History of Compulsory Licenses in Thailand Archive



Actions in Thailand

 “Extending the benefits of Thailand’s compulsory licenses is important to improving healthcare services for migrant workers. No clause in the TRIPS Agreement restricts the use of flexibilities such as compulsory licensing to a particular population. The Ministry of Health should review its policy."

Ms Supatra Nacapew, Director of Foundation for AIDS Rights and Chairperson of the Thai NGO Coalition on AIDS:

 “At the recent UN High Level Meeting in New York City, Thailand announced a national AIDS plan with a mission to promote “access for all”. Every person in Thailand has a right to access ARV treatment, whether they are Thais or migrant workers. Access to antiretrovirals under the compulsory licensing policy should be available to everyone."--

Mr. Apiwat Kwangkaew, Chairperson of the Thai Network of People Living with HIV/AIDS (TNP+)

“Basically it’s all about rights: the rights of patients to access standard medical care. We need to break through legal restrictions on access to health care for migrant workers.”

Mr. Nimit Tienudom, Director of AIDS Access Foundation

In late 2006 and early 2007, the Thai government issued several compulsory licenses facilitating imports of generic antiretrovirals (efavirenz and lopinavir + ritonavir) and medicines for cardiovascular disease and cancer.

Migrant workers, however, receive limited health care services and must pay out of pocket for HIV/AIDS drugs. As part of the global campaign, Thai civil society organizations are working to extend the compulsory license to migrant workers.


Compulsory License-Related Documents 


July 19, 2012-Letter from civil calling for the rejection of Gilead patent applications (links to infojustice)

February 19, 2008- Letter from over 40 U.S. public health, consumer and development organizations and experts to Thailand's Minister of Health, Chaiya Sasomsab

October 23, 2007- Report by Sean Flynn, Associate Director of the Program on Information Justice and Intellectual Property (PIJIP) at American University: Abbott's Refusal to Register Medicines as a Contravention of Section 28 of the Thailand Competition Act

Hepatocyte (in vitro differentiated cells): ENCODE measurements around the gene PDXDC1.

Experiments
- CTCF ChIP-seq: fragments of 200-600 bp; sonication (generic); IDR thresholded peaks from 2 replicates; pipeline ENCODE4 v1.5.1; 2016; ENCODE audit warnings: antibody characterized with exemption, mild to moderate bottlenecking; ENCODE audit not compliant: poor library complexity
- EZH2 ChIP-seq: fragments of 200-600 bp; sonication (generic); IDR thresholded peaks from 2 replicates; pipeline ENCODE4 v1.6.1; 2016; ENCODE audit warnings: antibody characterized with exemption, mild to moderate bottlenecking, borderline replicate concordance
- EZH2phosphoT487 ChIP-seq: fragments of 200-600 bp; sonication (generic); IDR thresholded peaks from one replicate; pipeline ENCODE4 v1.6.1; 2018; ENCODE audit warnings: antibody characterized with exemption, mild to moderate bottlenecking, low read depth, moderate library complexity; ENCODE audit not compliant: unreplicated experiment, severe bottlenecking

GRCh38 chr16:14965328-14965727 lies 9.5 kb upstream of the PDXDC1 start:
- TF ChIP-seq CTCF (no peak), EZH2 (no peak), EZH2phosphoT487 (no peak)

September 21, 2007- Essential Action Factsheet: Access to Medicines in Thailand: Interference by the United States (links to essentialaction.org)

June 20, 2007-Letter from 35 Members of Congress to USTR criticizin the placement of Thailand on the "priority watch" list  (links to essentialaction.org)

January 10, 2007- Letter from 22 Members of Congress to USTR asking for an end to pressure on Thailand for its compulsory licenses (links to essentialaction.org)

Return to the Kaletra Campaign Homepage

Copyright © 2016 Public Citizen. Some rights reserved. Non-commercial use of text and images in which Public Citizen holds the copyright is permitted, with attribution, under the terms and conditions of a Creative Commons License. This Web site is shared by Public Citizen Inc. and Public Citizen Foundation. Learn More about the distinction between these two components of Public Citizen.

Public Citizen, Inc. and Public Citizen Foundation


Together, two separate corporate entities called Public Citizen, Inc. and Public Citizen Foundation, Inc., form Public Citizen. Both entities are part of the same overall organization, and this Web site refers to the two organizations collectively as Public Citizen.

Although the work of the two components overlaps, some activities are done by one component and not the other. The primary distinction is with respect to lobbying activity. Public Citizen, Inc., an IRS § 501(c)(4) entity, lobbies Congress to advance Public Citizen’s mission of protecting public health and safety, advancing government transparency, and urging corporate accountability. Public Citizen Foundation, however, is an IRS § 501(c)(3) organization. Accordingly, its ability to engage in lobbying is limited by federal law, but it may receive donations that are tax-deductible by the contributor. Public Citizen Inc. does most of the lobbying activity discussed on the Public Citizen Web site. Public Citizen Foundation performs most of the litigation and education activities discussed on the Web site.

You may make a contribution to Public Citizen, Inc., Public Citizen Foundation, or both. Contributions to both organizations are used to support our public interest work. However, each Public Citizen component will use only the funds contributed directly to it to carry out the activities it conducts as part of Public Citizen’s mission. Only gifts to the Foundation are tax-deductible. Individuals who want to join Public Citizen should make a contribution to Public Citizen, Inc., which will not be tax deductible.


To become a member of Public Citizen, click here.
To become a member and make an additional tax-deductible donation to Public Citizen Foundation, click here.